Ebola: People + Public Health + Political Will
June 19, 2017 – June 15, 2018
This exhibition is a look at the historic 2014-16 epidemic in West Africa, the U.S., and around the world. The exhibition explores the early days of the outbreak; the heroic work of West African and international healthcare workers; how CDC worked with the governments of Guinea, Liberia, and Sierra Leone, and other partners; how America responded when Ebola reached the U.S.; and issues facing Ebola survivors, including stigma. CDC personnel deployed to West Africa assisted with the response efforts, and in Atlanta, thousands of CDC staff members provided logistics, communications, and management support.
The exhibition features artifacts, first-person audio testimonials, innovative health communication materials, and documentaries; stunning photographs by leading photojournalists, and images taken by CDC staff deployed to West Africa. The exhibition ends with an introspective look at “lessons learned” by CDC and its partners, and the efforts to create a public health and societal infrastructure that can conquer diseases such as Ebola before they become international public health emergencies.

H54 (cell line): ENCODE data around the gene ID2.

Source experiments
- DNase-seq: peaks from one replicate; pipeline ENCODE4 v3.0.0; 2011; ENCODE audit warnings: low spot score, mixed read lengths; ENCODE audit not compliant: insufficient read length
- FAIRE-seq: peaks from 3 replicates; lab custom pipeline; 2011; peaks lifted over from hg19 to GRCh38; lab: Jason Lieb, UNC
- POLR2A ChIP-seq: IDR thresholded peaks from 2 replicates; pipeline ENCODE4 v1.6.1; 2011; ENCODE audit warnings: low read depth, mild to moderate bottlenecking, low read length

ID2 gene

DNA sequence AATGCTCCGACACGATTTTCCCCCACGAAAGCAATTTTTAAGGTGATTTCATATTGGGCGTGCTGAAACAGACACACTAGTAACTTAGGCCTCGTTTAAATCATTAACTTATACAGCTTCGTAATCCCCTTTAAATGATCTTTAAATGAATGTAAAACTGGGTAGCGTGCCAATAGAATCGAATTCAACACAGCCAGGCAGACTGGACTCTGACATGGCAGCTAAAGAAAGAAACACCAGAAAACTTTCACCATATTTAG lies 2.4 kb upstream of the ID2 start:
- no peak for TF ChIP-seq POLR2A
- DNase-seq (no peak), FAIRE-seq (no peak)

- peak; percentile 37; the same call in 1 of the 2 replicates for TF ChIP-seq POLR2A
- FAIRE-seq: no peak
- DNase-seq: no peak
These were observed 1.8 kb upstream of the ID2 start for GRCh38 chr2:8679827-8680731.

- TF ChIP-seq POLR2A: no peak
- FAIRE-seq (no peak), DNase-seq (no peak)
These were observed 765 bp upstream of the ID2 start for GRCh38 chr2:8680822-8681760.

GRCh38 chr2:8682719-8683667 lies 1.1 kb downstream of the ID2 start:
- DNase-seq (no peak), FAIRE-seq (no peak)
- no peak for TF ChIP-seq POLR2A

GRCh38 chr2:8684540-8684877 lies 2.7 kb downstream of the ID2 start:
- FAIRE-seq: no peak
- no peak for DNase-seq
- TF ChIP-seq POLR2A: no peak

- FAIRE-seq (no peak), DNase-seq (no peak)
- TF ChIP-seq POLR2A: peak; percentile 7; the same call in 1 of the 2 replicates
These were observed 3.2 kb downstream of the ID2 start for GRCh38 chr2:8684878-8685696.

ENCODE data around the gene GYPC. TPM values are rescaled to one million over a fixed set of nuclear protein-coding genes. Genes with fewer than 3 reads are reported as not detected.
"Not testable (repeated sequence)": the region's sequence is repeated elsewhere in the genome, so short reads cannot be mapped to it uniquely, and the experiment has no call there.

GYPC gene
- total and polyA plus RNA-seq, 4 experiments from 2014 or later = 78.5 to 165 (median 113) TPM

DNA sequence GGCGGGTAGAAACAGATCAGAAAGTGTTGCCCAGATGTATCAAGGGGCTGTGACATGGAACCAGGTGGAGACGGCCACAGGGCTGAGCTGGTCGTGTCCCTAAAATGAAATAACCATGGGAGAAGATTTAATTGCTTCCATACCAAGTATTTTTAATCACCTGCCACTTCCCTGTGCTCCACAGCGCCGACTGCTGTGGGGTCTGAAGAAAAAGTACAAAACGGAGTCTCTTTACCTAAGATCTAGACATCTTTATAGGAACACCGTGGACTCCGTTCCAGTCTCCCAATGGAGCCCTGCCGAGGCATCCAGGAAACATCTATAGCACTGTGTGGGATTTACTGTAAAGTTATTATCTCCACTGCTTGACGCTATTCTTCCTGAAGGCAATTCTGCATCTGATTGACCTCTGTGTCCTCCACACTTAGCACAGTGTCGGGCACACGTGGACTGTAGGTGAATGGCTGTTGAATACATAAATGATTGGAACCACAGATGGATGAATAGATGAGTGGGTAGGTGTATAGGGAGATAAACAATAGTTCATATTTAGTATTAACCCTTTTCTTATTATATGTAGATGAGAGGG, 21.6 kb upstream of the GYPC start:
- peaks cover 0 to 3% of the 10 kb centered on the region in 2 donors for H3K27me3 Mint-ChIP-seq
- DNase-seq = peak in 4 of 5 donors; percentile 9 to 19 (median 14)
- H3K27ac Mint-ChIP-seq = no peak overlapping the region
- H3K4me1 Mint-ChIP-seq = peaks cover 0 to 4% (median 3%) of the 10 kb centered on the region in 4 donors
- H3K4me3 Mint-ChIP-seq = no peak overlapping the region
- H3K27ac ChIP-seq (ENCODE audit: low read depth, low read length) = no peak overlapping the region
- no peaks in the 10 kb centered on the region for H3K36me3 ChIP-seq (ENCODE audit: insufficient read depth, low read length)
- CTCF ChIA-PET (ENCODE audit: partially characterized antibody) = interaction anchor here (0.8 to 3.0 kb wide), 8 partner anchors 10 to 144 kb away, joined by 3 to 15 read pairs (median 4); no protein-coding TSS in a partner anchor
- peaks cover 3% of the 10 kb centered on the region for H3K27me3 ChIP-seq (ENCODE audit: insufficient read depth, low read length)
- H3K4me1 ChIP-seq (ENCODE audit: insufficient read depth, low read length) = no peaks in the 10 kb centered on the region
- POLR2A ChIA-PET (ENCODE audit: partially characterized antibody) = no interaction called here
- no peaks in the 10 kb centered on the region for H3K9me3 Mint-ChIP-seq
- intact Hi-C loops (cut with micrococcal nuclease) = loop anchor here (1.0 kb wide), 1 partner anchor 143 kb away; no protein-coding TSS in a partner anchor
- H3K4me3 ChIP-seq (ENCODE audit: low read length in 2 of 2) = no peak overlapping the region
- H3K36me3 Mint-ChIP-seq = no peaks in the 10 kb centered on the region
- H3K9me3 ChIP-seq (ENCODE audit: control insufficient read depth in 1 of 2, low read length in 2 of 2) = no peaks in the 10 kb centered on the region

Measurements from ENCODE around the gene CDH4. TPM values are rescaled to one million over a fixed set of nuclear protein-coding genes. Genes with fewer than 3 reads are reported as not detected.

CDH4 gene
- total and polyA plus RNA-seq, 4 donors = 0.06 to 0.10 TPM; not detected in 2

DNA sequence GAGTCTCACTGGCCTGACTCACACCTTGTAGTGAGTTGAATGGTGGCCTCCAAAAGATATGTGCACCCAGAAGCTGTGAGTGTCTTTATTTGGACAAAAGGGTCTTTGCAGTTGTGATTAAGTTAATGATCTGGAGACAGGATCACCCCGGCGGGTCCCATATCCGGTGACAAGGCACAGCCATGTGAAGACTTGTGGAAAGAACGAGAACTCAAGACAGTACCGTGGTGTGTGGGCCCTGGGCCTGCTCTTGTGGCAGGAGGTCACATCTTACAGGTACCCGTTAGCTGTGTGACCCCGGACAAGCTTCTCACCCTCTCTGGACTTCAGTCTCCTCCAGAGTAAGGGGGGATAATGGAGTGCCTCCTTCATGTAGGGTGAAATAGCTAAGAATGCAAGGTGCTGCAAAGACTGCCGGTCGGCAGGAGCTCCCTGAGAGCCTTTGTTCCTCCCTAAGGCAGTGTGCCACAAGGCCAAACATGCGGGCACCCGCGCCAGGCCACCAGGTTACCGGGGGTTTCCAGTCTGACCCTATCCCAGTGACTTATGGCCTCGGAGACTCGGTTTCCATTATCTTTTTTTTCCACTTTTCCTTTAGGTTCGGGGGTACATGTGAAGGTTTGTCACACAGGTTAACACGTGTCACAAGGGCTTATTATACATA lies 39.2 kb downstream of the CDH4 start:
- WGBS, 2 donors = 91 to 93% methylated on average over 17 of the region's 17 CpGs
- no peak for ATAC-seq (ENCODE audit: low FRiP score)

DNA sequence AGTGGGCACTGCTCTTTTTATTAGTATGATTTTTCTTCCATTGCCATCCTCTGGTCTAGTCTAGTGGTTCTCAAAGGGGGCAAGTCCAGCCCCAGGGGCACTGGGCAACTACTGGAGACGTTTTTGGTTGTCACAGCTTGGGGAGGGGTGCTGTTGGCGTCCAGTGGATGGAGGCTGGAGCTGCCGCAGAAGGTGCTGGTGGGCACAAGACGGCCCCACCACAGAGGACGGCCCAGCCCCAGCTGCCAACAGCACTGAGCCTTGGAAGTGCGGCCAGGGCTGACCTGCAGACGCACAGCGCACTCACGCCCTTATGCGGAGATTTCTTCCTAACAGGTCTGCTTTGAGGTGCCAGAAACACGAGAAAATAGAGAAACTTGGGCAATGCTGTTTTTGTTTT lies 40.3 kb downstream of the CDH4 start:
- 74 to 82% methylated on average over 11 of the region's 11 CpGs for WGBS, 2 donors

EBOLA: People + Public Health + Political Will is organized and sponsored by the David J. Sencer CDC Museum, Office of the Associate Director for Communication, the National Center for Emerging and Zoonotic Diseases, the Center for Global Health, and the CDC Foundation.
Join Louise E. Shaw, Curator, David J. Sencer CDC Museum for a special tour.
March 30th, April 11th, April 27th, May 9th, May 25th, June 6th, June 15th
The event is free and open to the public. Reservations are required; RSVP to email@example.com.
Driver’s license or passport required for entry. Vehicle inspection required. Space is limited to 20 people per tour.
CDC Responders: In Their Own Words
Regan Rickert-Hartman, MPH
Port Loko District, Sierra Leone
Colin Basler, DVM, MPH
A Smithsonian National Museum of Natural History exhibition inviting visitors to join epidemiologists, veterinarians, public health workers, and citizens of all ages and origins as they rush to identify and contain infectious disease outbreaks.